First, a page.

God Bless Football

By October 2, 2016Blog

One of the highlights of the summer was when Mister Mac, Nick, Wilcey and I spent a few days together in Rust-am-See, a quaint medieval town on the lake in Burgenland.  The region is renowned for its wine and we did our bit for the local wine economy.  We first went to Burgenland many years ago when Chap introduced us to the Seefestspiel in Mörbisch – operetta on Lake Neusiedl. He used to hire a driver, Fritz, for the day, so that we could all sample the full Weinkarte.  It wasn’t until many years later, when I better understood the geography of the area, that I realised what a circuitous route we used to take to get there, but then Chap would never follow a conventional route if the alternative promised adventure.

It was always hot – usually somewhere in the high thirties and even 40 degrees one year; difficult temperatures for us pale-skinned Brits.  We would leave Vienna at about midday and head off to the east of the lake, where we stopped for lunch at Podersdorf, famous for its lighthouse.  For a lake that has no rocks and is only just over a metre deep, I’ve never quite understood the need for a lighthouse, but I am told by the locals that it is essential.  Lunch in Podersdorf comprised schnapps, sausage, schnitzel and sauerkraut, washed down with carafes of the local wine.

Good old Fritz, who thankfully had opted for the alcohol-free lunch, would then drive us to Ilmitz where we would go wine-tasting.  Having worked our way through the card, we then stocked the car with bottles, ready to see us through the Viennese winter, before heading off to a restaurant for an early supper of schnapps, sausage, schnitzel etc. I think it was Chap’s wartime upbringing of eating whenever you had the chance, in case you didn’t get another for a few days.  I can’t remember the name of the place we used to go for supper, although a Google search tells me that it might be Langasthaus Karlo, but I do remember two things quite clearly:

  1. It was the only eatery in the whole of Burgenland that didn’t have any shade – either natural or sunshade based.
  1. The ersatz Gypsy Kings – a Hungarian band, I believe. We used to happily tap our feet and hum along to the music as we devoured our platters of grub.  I made the fatal holiday mistake of buying the CD.  In sunny Burgenland, buoyed by good food and wine, the ersatz GKs sounded absolutely magical.  In Minchinhampton, on a sober, cold, damp evening in November, they sounded …. er….. let’s be polite and say “different”.

After supper, the long-suffering Fritz would drive us to the lakeside where we would take the boat across to the main event.  At the time, I was going through my wannabe Austrian phase – a phase I might revisit if Brexit means spending an hour in the “Alle Staaten” queue at Passport Control instead of swanning through the EU channel in less than a minute.  Inspired by how glamorous the Viennese women looked in their national costume, I’d invested in the full Dirndl works – it was rather a dashing blue with a matching silk scarf patterned with Edelweiss, authentic blouse with white puffy sleeves, an apron, a cardy (just in case) with real horn buttons and the softest blue suede shoes complete with silver Edelweiss buckles.  Much to my chagrin, I soon discovered that there was a fine line between proudly wearing national costume and – particularly when it’s not actually your own nation – being mistaken for the help.  And so it was on the boat, where I ended up taking orders and waitressing drinks to the top-deck passengers, simply because they’d seen me bring our tray of drinks from the self-service bar.  Fuelled by joie-de-vivre, the passengers were generous with their tips and it made a handy contribution towards the ticket prices.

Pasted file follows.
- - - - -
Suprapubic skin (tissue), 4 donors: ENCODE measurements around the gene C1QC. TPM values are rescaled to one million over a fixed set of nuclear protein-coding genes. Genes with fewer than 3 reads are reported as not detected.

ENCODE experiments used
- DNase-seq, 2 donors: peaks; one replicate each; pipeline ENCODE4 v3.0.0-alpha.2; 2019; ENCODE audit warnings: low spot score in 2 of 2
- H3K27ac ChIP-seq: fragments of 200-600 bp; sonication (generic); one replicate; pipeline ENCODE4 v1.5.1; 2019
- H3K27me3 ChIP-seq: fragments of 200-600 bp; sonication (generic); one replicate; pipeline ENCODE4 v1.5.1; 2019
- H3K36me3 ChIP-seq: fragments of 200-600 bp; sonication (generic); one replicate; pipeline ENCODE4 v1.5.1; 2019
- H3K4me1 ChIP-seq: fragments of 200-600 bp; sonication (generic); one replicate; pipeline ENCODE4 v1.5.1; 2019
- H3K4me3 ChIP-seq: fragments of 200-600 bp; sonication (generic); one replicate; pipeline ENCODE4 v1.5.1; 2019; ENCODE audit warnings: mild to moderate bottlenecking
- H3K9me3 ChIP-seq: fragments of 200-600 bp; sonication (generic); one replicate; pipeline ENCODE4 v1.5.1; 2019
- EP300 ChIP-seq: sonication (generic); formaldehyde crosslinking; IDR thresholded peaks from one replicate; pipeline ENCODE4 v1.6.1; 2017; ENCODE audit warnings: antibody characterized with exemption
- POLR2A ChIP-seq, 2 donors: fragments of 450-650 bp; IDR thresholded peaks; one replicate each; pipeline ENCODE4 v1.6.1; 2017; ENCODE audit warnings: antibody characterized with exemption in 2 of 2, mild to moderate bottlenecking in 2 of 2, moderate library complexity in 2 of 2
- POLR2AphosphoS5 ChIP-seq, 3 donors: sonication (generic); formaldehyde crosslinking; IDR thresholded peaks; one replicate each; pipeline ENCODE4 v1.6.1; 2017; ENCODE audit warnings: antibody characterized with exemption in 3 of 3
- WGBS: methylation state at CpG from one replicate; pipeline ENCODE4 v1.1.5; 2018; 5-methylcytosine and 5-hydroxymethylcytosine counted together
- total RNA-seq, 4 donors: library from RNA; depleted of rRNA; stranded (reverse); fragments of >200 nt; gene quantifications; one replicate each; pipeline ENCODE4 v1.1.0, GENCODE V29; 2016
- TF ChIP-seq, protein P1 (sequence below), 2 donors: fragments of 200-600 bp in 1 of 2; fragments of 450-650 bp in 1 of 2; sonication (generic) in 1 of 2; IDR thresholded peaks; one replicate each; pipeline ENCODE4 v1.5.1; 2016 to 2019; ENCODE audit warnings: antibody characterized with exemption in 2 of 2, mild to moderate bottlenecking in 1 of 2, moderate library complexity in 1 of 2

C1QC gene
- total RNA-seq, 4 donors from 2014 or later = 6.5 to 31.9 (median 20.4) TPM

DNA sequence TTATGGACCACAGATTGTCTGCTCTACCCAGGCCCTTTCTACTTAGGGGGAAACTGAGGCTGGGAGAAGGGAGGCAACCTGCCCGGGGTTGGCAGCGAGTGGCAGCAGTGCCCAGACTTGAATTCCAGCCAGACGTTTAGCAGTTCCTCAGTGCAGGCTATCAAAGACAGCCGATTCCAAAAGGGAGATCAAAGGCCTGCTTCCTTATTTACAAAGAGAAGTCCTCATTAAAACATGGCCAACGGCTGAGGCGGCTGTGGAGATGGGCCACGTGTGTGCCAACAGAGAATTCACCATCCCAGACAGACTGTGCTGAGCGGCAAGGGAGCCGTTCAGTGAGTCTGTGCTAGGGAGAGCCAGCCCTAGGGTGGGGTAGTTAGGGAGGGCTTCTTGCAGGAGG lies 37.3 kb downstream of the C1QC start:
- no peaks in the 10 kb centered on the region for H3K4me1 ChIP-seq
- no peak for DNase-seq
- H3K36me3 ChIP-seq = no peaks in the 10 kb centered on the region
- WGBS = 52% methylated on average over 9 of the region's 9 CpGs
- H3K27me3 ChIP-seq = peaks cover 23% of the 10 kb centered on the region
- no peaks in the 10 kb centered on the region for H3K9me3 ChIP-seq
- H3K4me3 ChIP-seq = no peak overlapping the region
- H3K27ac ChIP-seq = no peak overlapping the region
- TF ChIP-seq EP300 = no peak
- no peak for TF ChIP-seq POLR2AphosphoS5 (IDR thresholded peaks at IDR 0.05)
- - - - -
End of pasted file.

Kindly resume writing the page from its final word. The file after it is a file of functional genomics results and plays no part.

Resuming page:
Finally, seven hours after leaving Vienna, we were ready for the highlight of the day.  If you’ve never been to Mörbisch, it’s worth spending a few minutes looking at some of the highlights on You-Tube.  The performances are spectacular.  No expense is spared on the costumes, scenery and cast; then there is the natural scenery as the sun sets and the moon rises over the lake.  We’ve enjoyed Das Land des Lächelns, Die witzige Witwe, Der Vogelsänger, Der Zigeunerbaron and many others, but I think my particular favourite was Eine Nacht in Venedig, where even the houses joined the dance.

But back to 2016 … Normally, Mörbisch tickets sell out well in advance, so we hadn’t even considered going this year, as our trip was all rather last minute.  However, as luck would have it, we were in the area the weekend that some big football match was on (World Cup Final maybe?) and so not only were there tickets available but they were available for the good seats.  As Rust is only 15 minutes away, we decided against the Ilmitz preliminaries and instead have started a new tradition for the next Barrett generation.  The the kilt-wearing Mr Bim and his Routemaster, complete with his own special design that gives ‘sunroof’ a whole new meaning and on-board entertainment is a tale for another day.

Suffice it to say, we had the most wonderful evening, a few tears at being there sans Chap, but otherwise a perfect and typical Mörbisch spectacle.